dos2unix - Linux


dos2unix is a command-line utility used to convert text files with DOS or Mac line endings (CR/LF or CR) into Unix/Linux format (LF), making them compatible with various Unix-based systems. This command is particularly useful when transferring text files from Windows (or old Mac systems) to Unix/Linux systems, ensuring that the files maintain their intended formatting and functionality without line-ending issues.


The basic syntax for dos2unix is:

dos2unix [options] [file ...] [-n infile outfile ...]
  • file: Specify the file or files to be converted. If no files are mentioned, dos2unix will read from standard input.

Conversion Modes:

  • In-place conversion:
    dos2unix file1.txt
  • Specifying input and output files:
    dos2unix -n input.txt output.txt


  • -o, –oldfile: Write conversion result back to the input file (in-place conversion).
  • -n, –newfile infile outfile: Convert infile to outfile. Unlike -o, this does not modify the input file.
  • -b, –keep-bom: Keep a Byte Order Mark if it is present. Useful for UTF-8 encoded files.
  • -r, –remove-bom: Remove any Byte Order Mark.
  • -k, –keepdate: Keep the original file date. By default, the file date is updated.
  • -f, –force: Force conversion of binary files.
  • -s, –safe: Skip binary files (safety for preventing corruption).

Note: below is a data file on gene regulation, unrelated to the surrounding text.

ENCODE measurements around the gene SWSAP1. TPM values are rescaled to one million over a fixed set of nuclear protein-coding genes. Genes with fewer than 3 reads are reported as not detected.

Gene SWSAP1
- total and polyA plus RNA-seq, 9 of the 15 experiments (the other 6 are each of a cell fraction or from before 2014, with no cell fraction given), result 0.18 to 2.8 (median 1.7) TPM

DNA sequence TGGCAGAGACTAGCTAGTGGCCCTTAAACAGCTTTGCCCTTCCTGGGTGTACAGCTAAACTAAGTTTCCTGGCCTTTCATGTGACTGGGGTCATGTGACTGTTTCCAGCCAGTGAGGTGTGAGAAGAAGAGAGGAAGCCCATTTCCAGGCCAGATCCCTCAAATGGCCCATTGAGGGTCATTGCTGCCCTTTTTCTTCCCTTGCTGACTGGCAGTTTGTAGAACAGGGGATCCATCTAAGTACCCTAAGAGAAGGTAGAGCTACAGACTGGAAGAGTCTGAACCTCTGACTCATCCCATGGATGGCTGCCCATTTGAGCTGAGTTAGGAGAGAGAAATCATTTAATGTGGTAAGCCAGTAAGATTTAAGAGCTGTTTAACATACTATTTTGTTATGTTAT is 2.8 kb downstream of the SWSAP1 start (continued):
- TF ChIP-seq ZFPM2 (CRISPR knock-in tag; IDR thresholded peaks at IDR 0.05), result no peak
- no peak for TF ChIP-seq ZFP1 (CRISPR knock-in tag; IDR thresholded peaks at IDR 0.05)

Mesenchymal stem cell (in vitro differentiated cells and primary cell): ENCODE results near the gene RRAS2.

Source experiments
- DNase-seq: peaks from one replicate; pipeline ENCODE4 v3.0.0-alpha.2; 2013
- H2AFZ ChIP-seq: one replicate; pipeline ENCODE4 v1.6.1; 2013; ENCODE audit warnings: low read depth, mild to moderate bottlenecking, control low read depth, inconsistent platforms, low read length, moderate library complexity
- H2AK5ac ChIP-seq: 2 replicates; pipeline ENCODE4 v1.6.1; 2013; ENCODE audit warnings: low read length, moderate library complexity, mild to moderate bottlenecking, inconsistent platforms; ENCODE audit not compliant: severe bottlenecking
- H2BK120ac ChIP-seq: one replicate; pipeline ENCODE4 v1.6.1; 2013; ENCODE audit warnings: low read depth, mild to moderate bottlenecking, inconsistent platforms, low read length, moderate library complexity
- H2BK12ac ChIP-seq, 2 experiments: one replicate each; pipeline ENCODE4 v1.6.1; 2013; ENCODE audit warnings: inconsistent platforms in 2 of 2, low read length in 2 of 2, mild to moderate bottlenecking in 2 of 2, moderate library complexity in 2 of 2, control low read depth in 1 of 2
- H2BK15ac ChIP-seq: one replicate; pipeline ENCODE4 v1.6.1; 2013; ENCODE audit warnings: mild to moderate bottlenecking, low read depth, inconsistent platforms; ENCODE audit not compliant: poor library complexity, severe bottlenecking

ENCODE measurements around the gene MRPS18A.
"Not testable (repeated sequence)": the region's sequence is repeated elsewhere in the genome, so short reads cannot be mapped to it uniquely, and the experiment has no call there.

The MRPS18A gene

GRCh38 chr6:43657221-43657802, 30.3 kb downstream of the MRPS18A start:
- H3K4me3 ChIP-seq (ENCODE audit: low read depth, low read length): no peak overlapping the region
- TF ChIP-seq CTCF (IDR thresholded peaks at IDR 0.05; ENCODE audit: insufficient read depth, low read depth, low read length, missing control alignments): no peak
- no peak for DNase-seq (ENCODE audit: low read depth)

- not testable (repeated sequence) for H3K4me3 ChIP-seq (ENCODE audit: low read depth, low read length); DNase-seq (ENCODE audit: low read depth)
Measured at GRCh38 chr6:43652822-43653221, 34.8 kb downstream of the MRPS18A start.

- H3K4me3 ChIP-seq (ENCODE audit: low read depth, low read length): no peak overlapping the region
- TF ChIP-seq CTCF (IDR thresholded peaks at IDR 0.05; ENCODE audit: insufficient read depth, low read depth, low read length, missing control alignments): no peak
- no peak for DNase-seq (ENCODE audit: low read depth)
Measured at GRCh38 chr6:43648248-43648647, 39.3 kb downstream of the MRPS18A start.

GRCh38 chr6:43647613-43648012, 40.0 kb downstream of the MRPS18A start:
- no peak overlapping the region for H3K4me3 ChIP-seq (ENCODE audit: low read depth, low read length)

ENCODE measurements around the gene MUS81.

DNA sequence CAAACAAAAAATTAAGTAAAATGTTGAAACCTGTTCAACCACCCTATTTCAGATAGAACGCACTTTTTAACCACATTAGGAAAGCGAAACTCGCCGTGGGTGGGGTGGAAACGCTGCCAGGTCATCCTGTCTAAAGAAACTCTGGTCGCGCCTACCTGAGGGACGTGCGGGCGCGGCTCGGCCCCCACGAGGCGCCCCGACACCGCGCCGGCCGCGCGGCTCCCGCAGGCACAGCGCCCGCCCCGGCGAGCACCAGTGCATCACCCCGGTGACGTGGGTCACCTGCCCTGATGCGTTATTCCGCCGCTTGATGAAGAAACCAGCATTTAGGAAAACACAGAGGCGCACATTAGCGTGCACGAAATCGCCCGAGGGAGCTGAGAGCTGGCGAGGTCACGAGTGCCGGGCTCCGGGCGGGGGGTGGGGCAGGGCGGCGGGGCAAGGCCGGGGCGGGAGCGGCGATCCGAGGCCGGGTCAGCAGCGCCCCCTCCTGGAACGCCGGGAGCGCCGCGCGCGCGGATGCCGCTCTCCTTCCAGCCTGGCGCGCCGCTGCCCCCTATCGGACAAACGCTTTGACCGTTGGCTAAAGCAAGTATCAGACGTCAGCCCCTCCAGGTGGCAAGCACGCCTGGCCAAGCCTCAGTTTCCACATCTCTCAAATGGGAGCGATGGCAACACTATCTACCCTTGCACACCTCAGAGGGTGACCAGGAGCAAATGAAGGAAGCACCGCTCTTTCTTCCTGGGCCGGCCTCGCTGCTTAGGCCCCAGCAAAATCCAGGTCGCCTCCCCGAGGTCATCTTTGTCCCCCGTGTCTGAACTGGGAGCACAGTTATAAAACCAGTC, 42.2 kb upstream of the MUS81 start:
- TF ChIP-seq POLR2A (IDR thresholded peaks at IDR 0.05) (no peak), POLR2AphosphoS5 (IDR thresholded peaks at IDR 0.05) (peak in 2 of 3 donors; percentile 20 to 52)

• -c, –convmode convmode: Set conversion mode (ascii, 7bit, iso, mac).
  • -d, –info: Display file information instead of converting.


  1. Basic Conversion:
    Convert a single file in-place from DOS to Unix format.

    dos2unix file1.txt
  2. Multiple Files Conversion:
    Convert multiple files simultaneously.

    dos2unix file1.txt file2.txt file3.txt
  3. Using New File Mode:
    Create a new file with Unix line endings from a DOS-formatted file.

    dos2unix -n dosfile.txt unixfile.txt
  4. Keeping the Original File Date:

    dos2unix -k file1.txt

Common Issues

  • Binary File Corruption:
    Be cautious with dos2unix on binary files. Use -s option to skip binary files or -f to force conversion if absolutely necessary.

  • Permission Errors:
    Ensure you have proper permissions on files you’re attempting to convert.

  • No Visible Changes:
    Sometimes, no changes are visible after running the command. Ensure you are viewing the file in a Unix-compatible editor.


dos2unix can be combined with other Unix tools for powerful scripting and batch processing:

find /path/to/files -type f -name "*.txt" -exec dos2unix {} \;

This command would find and convert all .txt files under /path/to/files to have Unix line endings.

  • unix2dos: Converts Unix text files to DOS format, useful for reverting changes or sharing files with Windows-based systems.

For further information and the latest updates, you can visit the dos2unix official documentation.